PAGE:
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According to IHS Market, it is estimated that there are over 60 million security cameras in the United States, and other reports say these cameras capture more than four billion hours of footage per week. Over the last decade, IP camera technology has dominated the conversation as it has provided users with a broad offering of enhanced image quality and features. With a large percentage of existing security systems relying on analogue, many end users looking for high definition (HD) video quality have been forced to take on a complete system overhaul. Infrastructure overhaul for HD video To make the switch, customers would need to change everything, from cameras to hardware to wiring– not to mention the lengthy installation process that would ensue. IP cameras also require higher Internet speeds and more cloud space. Whether constrained by budget, bandwidth or storage, many end users have been unable to adopt this new video surveillance method.Thanks to technological advancements within the security industry, HD over Coax offers a viable solution for integrators and end users alike Thanks to technological advancements within the security industry, HD over Coax offers a viable solution for integrators and end users alike. By utilising the current Coaxial cables, this offering yields high definition video, while requiring minimal infrastructure changes and is an optimal surveillance choice for security customers. Plus, with new advancements and updates being made frequently to this technology, there is a solution for every security need. The enhanced alternative of HD over Coax has been warmly welcomed in the security industry, thanks to its simple solutions and ever-evolving features. Many new analogue HD cameras are “plug and play,” able to connect directly to existing Coaxial cables. This eliminates the need for a complete system change, creating cost-savings for the end user and an enhanced video quality offering. Easy solutions for HD video As a result, integrators can cost-effectively upgrade their customer’s surveillance solution while using their legacy infrastructure, making it an attractive option for end users and an easy sell for dealers. Latency in video is another common issue with network-based camera systems, where even the slightest delay in video surveillance can hinder security response HD over Coax cameras themselves are always expanding and evolving to meet a wide array of security needs. With the introduction of fisheye and multi-sensor cameras, users now have a multitude of coverage options, not to mention the introduction of 4K bringing resolution options to the same level as IP. Some newer technologies are even touting 4K cameras paired with 4K digital video recorders (DVRs) made specifically for analogue systems. Longer cables grant transmission for up to 1600 feet, double the distance of standard analogue solutions, and triple that of IP systems. This single cable is able to transmit both HD video and audio. Recently, broadcast quality audio over Coax has become available in limited models, a substantial improvement over older analogue technology, which was unable to transmit audio. Stopping video delay Latency in video is another common issue with network-based camera systems. Even the slightest delay in video surveillance can hinder security response. IP cameras are forced to compress and packetise their video for transmission. The outcome of this is a reduced number of images per video, which in turn causes delay. HD over Coax on the other hand, delivers an unlimited amount of HD images in real time, with smooth motion and impressive clarity. Additionally, the point-to-point transmission delivers uncompressed video free of lag. Another touted benefit is that, unlike IP networked cameras, analogue systems provide a more secure video transmission. With so much sensitive information housed on a businesses’ network, adding another point of network access through an IP camera can create concerns for cyber security risks. HD over Coax delivers an unlimited amount of HD images in real time, with smooth motion and impressive clarity Preventing network hacking With HD over Coax, the physical connections between the camera and DVR prevent network hacking. By keeping the video surveillance system offline, security professionals are able to direct their attention to the physical threats at hand, rather than having to focus on deterring cyber security risks. One of the primary difficulties of deploying HD video solutions is the fact that many older systems utilise a wide variety of HD standards and platforms. To make matters more complicated, after HD over Coax was brought to market, manufacturers raced to create their own version of this technology. Today, the most popular proprietary standards are HD-CVI, HD-TVI and AHD. However, integrators and customers found that attempting to manage multiple HD technologies proved to be near impossible.Integrators and customers found that attempting to manage multiple HD technologies proved to be near impossible Diversifying surveillance through one DVR To combat these issues, manufacturers have introduced products with more flexibility to their portfolios. One example of this is the penta-brid DVR which grants the ability to seamlessly integrate multiple technologies deployed across one application. This means that systems with diverse camera brands and technologies, such as a mix of HD-CVI, HD-TVI, AHD, analogue or IP, can be connected through one DVR. For many end users with legacy analogue systems, penta-brid DVRs give them greater freedom to choose between a variety of solutions, rather than being limited to one option. With video resolution increasing, the space needed to store the footage is similarly rising. Penta-brid technology has been able to adapt to these evolving needs, giving users ample storage space to house the HD and 4K surveillance video with some of the newest models including H.265 compression. HD casino surveillance made simple For casinos, HD images are critical for identifying unauthorised personnel and unlawful behaviours to create a safe environment for guests and staff While HD over Coax is beneficial to many end users and integrators, those in the casino and hospitality markets find it crucial. With a combination of high profile guests, large amounts of cash on hand, constant crowds and strict industry regulations, reliable video surveillance is a must. Deploying new IP systems comes at a stiff price. When looking to upgrade their video surveillance, casinos must also be mindful of the installation process. When moving to an IP-based system, ripping out old wires and replacing them with new is the standard practice. This practice can be both disruptive and costly, not to mention gaming regulations require casino activities be monitored at all times so a complete system shutdown would result in revenue loss. This cost can be hard to justify, especially when the current legacy analogue system remains in working condition with only the lower image resolution to date it. For these scenarios, the most cost-effective option is to leverage the legacy infrastructure, replace the existing cameras with new devices, and reap the benefits that HD video has to offer without any lapse in security. For casinos, HD images are critical for identifying unauthorised personnel and unlawful behaviours to create a safe environment for guests and staff. HD over Coax cameras now offer the same resolution as IP cameras with a plug and play approach, that cuts down on expense without sacrificing quality. For businesses and applications that are unable to adopt IP technology, whether it be cost or time prohibitive, HD over Coax now features most of the same benefits IP has to offer without breaking the bank. By providing clear images in real time, maximising existing infrastructure, and affording cyber security benefits, HD over Coax provides an attractive solution for many end users and integrators.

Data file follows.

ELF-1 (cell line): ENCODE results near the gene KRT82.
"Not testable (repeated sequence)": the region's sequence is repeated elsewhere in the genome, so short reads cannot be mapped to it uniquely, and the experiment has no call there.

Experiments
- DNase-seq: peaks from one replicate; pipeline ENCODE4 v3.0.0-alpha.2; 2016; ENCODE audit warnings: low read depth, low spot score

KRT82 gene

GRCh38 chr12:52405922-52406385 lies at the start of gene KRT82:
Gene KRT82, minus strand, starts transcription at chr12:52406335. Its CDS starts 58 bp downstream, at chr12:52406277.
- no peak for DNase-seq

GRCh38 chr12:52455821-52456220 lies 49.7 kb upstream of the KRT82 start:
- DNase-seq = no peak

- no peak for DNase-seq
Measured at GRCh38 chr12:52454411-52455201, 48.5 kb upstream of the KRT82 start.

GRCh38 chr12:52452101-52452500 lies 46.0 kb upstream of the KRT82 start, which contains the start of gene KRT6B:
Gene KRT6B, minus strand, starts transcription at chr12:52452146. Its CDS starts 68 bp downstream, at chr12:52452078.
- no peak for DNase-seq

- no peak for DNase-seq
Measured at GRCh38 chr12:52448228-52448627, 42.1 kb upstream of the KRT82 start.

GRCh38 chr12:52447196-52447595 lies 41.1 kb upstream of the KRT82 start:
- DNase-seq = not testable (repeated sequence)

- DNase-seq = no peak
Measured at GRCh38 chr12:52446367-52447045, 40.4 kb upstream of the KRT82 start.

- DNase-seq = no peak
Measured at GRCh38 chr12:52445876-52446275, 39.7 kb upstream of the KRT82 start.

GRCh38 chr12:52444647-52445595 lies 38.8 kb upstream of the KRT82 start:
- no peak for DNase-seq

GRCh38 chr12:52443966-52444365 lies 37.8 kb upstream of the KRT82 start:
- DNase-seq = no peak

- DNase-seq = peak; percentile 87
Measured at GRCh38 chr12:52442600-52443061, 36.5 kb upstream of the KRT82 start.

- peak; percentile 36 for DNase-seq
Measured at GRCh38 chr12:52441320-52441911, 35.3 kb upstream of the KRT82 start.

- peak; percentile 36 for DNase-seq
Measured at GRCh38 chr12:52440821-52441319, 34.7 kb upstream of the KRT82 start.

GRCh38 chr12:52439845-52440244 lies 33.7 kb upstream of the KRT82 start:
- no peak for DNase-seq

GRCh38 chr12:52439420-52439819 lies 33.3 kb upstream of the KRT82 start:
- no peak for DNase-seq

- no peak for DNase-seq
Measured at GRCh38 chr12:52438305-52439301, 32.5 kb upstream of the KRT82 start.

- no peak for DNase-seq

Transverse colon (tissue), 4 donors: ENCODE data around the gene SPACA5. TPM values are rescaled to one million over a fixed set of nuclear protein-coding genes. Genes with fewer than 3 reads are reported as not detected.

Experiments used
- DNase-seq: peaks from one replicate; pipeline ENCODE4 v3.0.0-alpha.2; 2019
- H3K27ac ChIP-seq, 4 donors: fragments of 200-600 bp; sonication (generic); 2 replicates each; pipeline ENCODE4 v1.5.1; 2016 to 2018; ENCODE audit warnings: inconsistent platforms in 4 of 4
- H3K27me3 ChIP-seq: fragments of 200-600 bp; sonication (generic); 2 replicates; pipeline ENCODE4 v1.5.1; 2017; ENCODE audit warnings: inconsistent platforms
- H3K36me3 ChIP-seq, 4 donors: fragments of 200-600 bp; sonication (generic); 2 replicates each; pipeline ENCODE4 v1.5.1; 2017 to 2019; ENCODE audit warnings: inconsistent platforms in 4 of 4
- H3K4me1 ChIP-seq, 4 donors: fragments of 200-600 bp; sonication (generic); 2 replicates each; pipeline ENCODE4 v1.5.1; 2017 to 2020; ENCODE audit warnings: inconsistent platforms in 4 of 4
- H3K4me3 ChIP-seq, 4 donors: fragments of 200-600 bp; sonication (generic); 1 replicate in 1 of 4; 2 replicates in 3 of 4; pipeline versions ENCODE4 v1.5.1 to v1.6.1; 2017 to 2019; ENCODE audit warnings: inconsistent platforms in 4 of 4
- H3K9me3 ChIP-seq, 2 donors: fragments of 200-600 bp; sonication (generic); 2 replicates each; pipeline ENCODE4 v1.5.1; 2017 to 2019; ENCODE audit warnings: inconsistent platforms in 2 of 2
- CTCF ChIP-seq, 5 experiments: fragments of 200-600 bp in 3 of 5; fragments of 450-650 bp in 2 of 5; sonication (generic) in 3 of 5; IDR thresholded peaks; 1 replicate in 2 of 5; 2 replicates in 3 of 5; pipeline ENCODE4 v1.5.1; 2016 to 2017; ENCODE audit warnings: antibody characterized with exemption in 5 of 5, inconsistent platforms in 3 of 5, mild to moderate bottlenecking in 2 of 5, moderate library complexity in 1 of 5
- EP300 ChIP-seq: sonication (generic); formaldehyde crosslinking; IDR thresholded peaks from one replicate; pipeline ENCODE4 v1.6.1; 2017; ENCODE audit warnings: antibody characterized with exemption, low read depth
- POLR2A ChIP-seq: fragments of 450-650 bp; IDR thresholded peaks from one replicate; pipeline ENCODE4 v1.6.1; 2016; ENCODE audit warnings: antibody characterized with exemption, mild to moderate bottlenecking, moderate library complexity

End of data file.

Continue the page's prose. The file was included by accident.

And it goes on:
When people think of control rooms, images from James Bond movies or intense action stories come to mind. What they fail to realise is the incredible level of ergonomics, technology, precision and craftsmanship required to create a top-notch command and control room. “These are rooms of complex functionalities, where hundreds of elements must be integrated and function in sync,” says Jim Coleman, National Sales Manager, AFC Industries. Professional teams from several different industries must coordinate every single detail in order to ensure that functionality occurs each and every time. Reconfigurable furniture for control rooms AFC Industries is one company that specialises in equipping control rooms for security and other applications. AFC Industries was established in 1994 as a family-owned business that focuses on the design and construction of ergonomic products. Their height-adjustable units guarantee the right height for standing desks as well as traditional sitting levels. The company produces an array of Command and Control ergonomic security consoles and mounting solutions. Modular racking systems facilitate efficient storage of electronic and audio-visual equipment. As technology changes, older traditional consoles are no longer a necessity. Many organisations instead are choosing to use lighter, less costly, reconfigurable furniture that allows more flexibility. Command Centres need to be able to reconfigure the space at will. Because most systems are housed in secure data centres, users should be able to quickly move their positions by relocating their workstations, utilising different network connections. Simple control room features, like those addressing lighting or operator comfort, can make the difference in a correct or incorrect decision during a crisis Emergency operations centres A positive trend driving the market for control rooms is an increase in emergency operations centres (EOCs), says Randy Smith, President of Winsted. “Everybody is concerned about what happens in an emergency,” says Smith, and the centres are popping up as a tool for emergency preparedness. It’s another environment where sit-stand work stations are the rule. Winsted’s product lines include stock modular and customised elements in good-better-best categories – from basic to lots of “bells and whistles;” jobs can be configured from modular elements or customised as needed. Customised control rooms for seamless operation There is a lot at stake in control room design: Lives can depend on how effectively a control room functions in an emergency. Control rooms should seamlessly accommodate both everyday occurrences and crisis situations, says Matko Papic, Chief Technology Officer of Evans Consoles. Better-operating control rooms can increase efficiency and reduce and/or mitigate risk. Simple control room features, like those addressing lighting or operator comfort, can make the difference in a correct or incorrect decision during a crisis. Addressing operator comfort can reduce the possibility of workers’ compensation claims. End users are seeing multiple benefits of creating a better operating environment, better sightlines, more comfort and attention to ergonomics. As a fully integrated control room solutions provider, Evans Consoles approaches the needs of a control room environment beginning in the conceptual/operational planning stage. They consider broad issues such as how information will be processed, the interface between technology and operators, and the cognitive and physical interactions of operators – understanding that these factors drive the layout and function of control rooms. After analysing tasks to be performed in the environment, Evans lays out the consoles to meet those needs. Rather than a predesigned solution, each installation is tailored around a specific application. Read part 2 of our Control Rooms series here